6. Jake Cave
An uncharacteristically strong Spring Training earned Jake Cave an Opening Day start in left field. Expectations were high for him from fans and from Rob Thomson alike.
And then we quickly remembered why Jake Cave was available on waivers in the first place.
Cave was up to his usual tricks at the dish, striking out 27.1% of the time and slashing .212/.272/.348. That on-base percentage was his best since 2020, and the other two marks sat well below his career averages.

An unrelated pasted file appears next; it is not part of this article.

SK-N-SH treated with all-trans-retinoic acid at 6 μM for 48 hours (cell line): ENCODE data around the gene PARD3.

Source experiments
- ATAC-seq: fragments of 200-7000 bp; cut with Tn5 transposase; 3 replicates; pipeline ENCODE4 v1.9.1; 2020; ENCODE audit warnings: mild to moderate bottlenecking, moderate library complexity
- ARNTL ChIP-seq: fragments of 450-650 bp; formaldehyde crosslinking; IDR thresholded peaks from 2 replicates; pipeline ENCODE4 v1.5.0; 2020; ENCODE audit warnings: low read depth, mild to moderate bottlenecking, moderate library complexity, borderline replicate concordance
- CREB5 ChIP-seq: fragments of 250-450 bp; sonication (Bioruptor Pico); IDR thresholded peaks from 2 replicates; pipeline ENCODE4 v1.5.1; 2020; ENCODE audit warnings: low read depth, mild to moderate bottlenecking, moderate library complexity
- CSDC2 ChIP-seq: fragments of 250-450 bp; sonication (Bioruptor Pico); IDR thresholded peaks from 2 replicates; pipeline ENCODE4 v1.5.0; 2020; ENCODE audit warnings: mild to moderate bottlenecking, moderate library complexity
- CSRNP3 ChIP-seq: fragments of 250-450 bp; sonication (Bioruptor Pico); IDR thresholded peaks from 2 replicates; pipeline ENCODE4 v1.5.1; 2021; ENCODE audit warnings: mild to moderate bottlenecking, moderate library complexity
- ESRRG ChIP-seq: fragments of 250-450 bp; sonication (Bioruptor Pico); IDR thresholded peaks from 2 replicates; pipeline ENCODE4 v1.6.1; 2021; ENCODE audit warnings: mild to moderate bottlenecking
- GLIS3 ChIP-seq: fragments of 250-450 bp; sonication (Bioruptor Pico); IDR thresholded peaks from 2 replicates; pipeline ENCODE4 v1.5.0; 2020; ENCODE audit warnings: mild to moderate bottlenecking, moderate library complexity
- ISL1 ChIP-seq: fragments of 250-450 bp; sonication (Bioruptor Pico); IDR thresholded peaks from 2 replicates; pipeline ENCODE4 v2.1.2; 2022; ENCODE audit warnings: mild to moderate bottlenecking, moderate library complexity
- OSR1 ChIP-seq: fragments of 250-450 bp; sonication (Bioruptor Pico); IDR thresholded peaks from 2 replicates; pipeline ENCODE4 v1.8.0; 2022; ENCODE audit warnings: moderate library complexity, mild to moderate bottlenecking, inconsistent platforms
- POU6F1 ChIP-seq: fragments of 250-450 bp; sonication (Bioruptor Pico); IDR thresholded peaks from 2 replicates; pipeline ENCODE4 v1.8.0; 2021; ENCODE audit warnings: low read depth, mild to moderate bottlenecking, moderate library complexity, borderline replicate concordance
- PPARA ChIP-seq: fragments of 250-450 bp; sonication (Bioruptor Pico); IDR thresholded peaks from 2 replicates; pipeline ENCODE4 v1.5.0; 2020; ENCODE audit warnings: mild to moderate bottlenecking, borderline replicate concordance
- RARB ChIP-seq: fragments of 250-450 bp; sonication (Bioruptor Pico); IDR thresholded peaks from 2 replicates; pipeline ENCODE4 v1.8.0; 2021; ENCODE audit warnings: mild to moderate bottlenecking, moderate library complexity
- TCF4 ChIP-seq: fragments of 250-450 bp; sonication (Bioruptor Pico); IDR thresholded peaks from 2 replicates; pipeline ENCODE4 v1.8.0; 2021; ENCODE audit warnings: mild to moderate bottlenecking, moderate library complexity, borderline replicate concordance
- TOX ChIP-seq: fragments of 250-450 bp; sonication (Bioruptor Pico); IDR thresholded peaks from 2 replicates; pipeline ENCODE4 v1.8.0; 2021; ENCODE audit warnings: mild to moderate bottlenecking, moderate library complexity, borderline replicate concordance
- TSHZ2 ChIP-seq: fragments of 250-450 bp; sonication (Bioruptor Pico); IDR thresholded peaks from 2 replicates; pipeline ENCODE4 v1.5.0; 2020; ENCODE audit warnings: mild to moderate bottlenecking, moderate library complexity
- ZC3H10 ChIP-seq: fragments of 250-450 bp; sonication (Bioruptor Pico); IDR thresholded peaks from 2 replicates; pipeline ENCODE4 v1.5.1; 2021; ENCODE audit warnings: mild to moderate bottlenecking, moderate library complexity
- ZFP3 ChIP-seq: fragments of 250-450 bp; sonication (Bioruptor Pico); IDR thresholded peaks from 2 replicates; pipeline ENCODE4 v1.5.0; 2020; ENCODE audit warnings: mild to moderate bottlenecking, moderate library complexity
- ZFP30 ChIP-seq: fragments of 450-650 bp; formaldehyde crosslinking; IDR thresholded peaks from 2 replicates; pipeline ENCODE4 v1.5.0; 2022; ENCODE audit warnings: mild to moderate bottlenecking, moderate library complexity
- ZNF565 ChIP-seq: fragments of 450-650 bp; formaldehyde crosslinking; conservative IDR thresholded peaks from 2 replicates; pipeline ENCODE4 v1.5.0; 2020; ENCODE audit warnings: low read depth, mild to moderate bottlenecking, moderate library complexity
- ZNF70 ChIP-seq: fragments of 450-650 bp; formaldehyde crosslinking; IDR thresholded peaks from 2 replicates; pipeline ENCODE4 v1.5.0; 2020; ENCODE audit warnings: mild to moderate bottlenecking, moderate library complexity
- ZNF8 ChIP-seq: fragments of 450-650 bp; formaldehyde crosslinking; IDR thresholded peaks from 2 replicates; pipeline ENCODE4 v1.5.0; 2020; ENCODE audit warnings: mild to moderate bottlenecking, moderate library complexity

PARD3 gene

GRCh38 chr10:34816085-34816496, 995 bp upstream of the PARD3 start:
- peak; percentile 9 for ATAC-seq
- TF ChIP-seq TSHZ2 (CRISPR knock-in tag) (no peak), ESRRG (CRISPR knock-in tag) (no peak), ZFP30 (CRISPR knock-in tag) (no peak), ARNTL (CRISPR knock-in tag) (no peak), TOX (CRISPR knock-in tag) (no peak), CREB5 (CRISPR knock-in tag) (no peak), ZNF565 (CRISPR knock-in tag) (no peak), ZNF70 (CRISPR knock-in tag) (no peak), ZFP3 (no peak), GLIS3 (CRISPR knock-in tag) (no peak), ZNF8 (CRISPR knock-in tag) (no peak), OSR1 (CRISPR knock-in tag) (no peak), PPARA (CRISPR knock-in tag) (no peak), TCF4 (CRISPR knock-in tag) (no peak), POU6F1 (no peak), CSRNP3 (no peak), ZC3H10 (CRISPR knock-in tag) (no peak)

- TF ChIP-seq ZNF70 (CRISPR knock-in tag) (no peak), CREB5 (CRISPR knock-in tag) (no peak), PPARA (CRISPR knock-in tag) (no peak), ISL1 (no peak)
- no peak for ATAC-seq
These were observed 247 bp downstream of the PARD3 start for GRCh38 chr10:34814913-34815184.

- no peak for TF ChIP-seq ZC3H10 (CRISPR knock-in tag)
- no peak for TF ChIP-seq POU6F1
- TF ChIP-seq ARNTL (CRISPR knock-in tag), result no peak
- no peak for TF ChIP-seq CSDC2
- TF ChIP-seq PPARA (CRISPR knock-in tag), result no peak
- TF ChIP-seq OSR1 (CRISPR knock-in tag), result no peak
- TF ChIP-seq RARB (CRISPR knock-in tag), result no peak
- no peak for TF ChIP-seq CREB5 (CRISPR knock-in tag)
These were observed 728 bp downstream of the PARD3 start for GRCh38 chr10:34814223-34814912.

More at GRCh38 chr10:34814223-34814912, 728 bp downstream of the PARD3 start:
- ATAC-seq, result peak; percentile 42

His value is supposed to come through as a fielder, and he was a plus in the outfield in 2022 with the Minnesota Twins, but even that regressed back closer to his career average.
When you’ve got a middling fielder who can’t hit, you typically want it to be a young guy with some upside from his potential to eventually develop in one or both of those areas. At 30 years old, what you see is what you get with Cave.
And what you get isn’t worth a roster spot in 2024.